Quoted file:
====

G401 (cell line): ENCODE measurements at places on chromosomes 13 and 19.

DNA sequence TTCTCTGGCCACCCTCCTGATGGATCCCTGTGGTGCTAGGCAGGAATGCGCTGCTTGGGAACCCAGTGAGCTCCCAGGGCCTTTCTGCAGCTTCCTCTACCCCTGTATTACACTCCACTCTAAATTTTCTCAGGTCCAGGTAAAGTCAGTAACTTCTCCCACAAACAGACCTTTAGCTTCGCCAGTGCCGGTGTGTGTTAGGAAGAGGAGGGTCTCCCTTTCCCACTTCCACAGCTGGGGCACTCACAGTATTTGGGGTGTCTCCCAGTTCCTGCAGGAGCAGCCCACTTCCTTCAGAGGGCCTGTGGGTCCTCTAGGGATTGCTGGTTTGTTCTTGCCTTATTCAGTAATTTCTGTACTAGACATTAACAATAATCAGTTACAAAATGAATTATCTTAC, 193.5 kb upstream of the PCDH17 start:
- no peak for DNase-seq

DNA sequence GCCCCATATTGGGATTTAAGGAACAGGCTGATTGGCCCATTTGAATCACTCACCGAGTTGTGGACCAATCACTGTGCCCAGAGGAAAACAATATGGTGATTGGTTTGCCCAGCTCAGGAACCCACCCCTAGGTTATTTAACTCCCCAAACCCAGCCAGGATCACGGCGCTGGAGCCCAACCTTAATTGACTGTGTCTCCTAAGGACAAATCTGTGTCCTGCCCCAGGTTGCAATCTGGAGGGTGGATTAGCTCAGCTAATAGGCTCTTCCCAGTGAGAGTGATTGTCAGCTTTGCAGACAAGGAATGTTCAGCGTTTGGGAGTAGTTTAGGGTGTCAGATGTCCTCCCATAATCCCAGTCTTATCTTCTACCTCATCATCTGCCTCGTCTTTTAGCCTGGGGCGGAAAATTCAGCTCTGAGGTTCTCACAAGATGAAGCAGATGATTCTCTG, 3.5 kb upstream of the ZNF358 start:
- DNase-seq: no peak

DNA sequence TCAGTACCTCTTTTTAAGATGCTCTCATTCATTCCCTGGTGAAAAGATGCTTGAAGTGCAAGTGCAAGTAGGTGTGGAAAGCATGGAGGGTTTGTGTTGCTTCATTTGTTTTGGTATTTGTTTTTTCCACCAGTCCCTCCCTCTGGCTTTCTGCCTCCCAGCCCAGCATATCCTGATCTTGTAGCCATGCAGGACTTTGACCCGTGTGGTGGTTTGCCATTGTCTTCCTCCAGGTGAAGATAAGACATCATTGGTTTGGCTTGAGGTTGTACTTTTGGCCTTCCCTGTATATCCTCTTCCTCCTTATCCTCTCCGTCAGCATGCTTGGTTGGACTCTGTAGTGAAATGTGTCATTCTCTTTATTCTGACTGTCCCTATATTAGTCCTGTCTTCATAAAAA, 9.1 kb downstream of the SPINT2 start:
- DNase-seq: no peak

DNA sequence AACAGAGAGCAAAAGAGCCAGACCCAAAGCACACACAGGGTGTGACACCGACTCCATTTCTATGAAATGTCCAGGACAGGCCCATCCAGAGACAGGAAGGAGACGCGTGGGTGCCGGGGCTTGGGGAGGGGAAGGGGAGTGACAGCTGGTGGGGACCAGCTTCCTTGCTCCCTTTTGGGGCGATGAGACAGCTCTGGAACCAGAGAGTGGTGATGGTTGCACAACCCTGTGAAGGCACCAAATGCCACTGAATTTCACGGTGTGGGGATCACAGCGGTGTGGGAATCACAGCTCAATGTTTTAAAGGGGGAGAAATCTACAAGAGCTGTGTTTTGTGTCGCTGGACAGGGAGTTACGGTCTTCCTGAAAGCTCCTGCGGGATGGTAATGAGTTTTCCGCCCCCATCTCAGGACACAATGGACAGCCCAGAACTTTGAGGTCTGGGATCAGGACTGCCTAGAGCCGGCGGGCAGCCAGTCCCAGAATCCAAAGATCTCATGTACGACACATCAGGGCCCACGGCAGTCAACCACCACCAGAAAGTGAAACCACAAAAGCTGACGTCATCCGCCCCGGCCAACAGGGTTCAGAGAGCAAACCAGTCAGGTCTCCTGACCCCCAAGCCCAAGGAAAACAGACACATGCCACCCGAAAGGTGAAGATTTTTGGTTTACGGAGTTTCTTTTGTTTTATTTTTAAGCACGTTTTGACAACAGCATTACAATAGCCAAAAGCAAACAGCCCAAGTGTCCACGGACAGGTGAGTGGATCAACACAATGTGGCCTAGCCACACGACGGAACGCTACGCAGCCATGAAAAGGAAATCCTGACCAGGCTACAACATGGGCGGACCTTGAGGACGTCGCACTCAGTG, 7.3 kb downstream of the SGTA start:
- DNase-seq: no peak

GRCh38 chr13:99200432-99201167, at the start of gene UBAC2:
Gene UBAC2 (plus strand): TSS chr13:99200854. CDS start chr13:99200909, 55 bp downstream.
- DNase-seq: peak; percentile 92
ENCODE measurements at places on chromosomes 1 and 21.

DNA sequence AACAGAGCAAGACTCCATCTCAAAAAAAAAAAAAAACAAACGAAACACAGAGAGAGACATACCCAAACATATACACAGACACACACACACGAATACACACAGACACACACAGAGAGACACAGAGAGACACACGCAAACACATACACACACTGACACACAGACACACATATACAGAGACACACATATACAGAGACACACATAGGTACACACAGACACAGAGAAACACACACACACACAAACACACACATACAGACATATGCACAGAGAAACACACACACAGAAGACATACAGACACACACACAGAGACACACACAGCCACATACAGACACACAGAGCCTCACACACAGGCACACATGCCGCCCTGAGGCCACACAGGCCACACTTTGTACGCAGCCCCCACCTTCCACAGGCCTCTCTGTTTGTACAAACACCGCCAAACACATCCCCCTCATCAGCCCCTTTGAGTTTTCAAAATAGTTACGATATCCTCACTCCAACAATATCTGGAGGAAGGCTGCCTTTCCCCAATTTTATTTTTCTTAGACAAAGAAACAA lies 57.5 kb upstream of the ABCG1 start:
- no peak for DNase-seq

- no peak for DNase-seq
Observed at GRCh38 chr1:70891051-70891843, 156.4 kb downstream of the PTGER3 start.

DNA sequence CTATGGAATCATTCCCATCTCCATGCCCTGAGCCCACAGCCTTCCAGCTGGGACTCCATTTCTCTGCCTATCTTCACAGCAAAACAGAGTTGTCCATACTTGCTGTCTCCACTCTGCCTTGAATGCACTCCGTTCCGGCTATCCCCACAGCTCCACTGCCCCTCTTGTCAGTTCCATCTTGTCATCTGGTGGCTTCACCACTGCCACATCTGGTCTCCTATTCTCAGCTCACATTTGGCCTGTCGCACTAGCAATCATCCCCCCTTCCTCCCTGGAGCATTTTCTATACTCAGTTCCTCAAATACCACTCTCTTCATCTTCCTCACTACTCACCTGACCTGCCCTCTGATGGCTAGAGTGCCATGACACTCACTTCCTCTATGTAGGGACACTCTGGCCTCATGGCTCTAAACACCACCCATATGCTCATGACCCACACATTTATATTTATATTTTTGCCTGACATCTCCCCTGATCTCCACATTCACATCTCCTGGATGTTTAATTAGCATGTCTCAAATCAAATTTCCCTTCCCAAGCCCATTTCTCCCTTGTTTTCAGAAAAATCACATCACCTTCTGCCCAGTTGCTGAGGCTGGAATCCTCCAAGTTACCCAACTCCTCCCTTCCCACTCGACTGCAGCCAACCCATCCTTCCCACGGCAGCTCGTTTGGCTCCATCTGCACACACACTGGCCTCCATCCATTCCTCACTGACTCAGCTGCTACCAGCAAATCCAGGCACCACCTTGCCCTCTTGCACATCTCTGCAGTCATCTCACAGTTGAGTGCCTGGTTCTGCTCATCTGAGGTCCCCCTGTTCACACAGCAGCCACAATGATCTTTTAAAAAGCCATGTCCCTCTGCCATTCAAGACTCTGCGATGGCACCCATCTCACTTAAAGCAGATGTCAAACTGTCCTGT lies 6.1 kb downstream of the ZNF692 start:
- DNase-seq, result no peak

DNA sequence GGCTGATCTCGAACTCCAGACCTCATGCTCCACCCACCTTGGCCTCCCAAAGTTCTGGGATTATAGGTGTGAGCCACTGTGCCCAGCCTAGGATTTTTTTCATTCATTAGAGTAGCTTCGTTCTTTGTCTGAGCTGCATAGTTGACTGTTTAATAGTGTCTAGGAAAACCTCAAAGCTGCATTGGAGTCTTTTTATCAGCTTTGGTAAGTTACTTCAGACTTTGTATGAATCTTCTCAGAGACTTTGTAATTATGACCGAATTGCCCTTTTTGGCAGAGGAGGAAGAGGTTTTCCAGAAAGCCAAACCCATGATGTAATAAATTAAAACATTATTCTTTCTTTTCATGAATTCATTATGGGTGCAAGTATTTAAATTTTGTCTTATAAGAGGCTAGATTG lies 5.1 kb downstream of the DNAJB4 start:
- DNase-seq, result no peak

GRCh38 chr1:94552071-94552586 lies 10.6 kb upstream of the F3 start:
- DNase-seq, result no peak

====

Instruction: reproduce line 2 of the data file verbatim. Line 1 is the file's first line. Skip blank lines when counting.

DNA sequence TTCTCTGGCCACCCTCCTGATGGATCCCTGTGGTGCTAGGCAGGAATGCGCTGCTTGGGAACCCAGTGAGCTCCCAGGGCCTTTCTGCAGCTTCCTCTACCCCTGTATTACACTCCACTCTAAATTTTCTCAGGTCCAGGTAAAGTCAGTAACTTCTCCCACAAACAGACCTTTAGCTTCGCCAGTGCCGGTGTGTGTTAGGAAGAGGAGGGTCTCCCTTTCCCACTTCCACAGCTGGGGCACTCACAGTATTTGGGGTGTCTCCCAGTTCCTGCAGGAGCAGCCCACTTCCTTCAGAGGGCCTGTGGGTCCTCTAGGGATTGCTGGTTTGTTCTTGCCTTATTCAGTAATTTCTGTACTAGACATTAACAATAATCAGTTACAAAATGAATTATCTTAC, 193.5 kb upstream of the PCDH17 start: